One very popular nootropic used by students for example is 'Adderall'. This is a drug designed to treat ADHD and is thought to aid in concentration. Most people will use Adderall with few notable side effects, but it can cause any number of problems. These include headaches, weight loss, emotional changes and dizziness. Most people will experience some difficulty sleeping, headaches and dry mouth.
Another medication that has recently become highly popular among students and business leaders is 'modafinil' or 'provigil'. This is a treatment originally designed to treat narcolepsy and to help with shift work/jet lag. Its main goal is to keep the user awake, but experimentation has found that it can also improve concentration, memory, reflexes and even the ability to 'make connections and form new ideas'. This combined with the ability to stay awake all night and the pill's impressive half life makes it the closest thing to a 'Limitless' drug by all accounts. The pill is only legal via prescription though, and although it has no known side effects in the short term (other than dry mouth and other minor effects), it hasn't been studied in the long term yet.
Most of these more powerful nootropics do involve something of a risk. While most don't have notable side effects, the lack of information available means that the long term effects are unknown. Generally with the brain you don't get anything for 'free'. In other words, if you increase your production of a certain neurotransmitter in order to improve alertness, your brain is likely to compensate by making less of it naturally, or by releasing more of something else. Thus it's very possible that in a range of cases, the long term effects could actually be the opposite to those you're trying to bring on.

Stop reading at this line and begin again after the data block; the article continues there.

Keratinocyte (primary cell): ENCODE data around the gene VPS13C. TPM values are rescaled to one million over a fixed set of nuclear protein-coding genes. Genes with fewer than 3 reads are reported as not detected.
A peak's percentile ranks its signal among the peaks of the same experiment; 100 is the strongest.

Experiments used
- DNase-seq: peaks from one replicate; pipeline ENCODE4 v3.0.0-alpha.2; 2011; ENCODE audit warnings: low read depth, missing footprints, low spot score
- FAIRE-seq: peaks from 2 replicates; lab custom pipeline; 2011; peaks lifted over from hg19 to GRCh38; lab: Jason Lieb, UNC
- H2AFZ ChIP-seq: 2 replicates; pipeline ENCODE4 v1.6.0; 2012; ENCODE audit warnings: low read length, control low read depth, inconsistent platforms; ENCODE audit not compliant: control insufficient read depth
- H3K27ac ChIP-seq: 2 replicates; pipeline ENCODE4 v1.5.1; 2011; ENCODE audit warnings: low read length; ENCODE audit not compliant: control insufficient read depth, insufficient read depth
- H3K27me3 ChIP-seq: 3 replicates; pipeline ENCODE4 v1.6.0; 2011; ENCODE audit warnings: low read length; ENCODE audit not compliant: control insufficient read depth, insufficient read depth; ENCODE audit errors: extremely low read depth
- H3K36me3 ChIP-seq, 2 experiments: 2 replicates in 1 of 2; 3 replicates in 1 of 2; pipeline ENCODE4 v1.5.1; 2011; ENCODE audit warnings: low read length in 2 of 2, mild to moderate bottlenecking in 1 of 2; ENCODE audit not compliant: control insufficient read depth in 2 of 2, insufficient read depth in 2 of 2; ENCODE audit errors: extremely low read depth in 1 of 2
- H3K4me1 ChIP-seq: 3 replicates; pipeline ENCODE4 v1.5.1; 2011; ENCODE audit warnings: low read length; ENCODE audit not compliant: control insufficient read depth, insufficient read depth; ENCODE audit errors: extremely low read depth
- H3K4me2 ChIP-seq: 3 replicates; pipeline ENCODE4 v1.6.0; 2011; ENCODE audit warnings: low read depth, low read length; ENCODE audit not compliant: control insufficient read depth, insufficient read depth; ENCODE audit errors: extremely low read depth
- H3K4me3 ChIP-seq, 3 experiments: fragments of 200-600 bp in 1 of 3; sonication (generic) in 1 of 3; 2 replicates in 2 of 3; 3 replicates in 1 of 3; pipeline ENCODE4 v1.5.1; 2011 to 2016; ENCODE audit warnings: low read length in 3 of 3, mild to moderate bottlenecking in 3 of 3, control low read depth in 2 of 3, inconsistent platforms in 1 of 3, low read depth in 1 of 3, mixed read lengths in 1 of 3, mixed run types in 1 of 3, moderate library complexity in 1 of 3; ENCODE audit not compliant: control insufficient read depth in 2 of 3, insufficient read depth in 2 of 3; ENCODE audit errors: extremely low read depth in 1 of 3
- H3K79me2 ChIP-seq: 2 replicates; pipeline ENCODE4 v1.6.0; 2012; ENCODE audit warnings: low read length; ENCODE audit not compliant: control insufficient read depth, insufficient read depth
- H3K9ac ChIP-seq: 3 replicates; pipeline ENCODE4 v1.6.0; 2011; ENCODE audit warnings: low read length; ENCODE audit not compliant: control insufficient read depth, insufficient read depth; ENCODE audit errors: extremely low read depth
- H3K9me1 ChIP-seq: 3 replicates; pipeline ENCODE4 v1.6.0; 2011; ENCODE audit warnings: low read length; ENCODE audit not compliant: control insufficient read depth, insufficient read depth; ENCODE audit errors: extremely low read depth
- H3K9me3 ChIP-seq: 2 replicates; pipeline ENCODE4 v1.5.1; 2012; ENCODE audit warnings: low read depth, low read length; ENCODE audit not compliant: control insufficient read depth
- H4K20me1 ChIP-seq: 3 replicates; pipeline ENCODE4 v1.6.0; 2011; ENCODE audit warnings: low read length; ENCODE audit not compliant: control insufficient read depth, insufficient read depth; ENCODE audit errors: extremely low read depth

For those who are seriously into their nootropics, taking a single medication won't be enough. Instead the hardcore will create huge 'stacks' of chemicals each designed to cause different effects and to offset the side effects of each other. You find forums of people discussing huge lists of pills that they take in order to boost their brain, often with a lot of pseudoscience to try and justify these bizarre cocktails.
Is this safe and smart? Certainly not. The brain is far too complex a piece of machinery for even the smartest users to tinker with. Change one chemical in slightly the wrong way, take the wrong two pills at the same time that then interact with one another, and you could potentially cause huge long term damage. Or at the very least leave yourself feeling listless, depressed and burned out for the rest of the week.
More to the point, even when these brain drugs work the way the user intends, they still aren't necessarily advisable. Staying awake all night will place a strain on your immune system even if you're productive during this time and that means that you will be more likely to get ill. Increasing your concentration to huge degrees isn't necessarily always a good idea either – you might find you have a highly productive day, but that same tunnel vision might be your undoing if you end up fixating on the wrong thing (like cat videos). And those tablets that alter your mood can cause you to make bad decisions, to strain your relationships and to prioritise the wrong behaviours. Work is important yes, but is it really worth changing who you are over?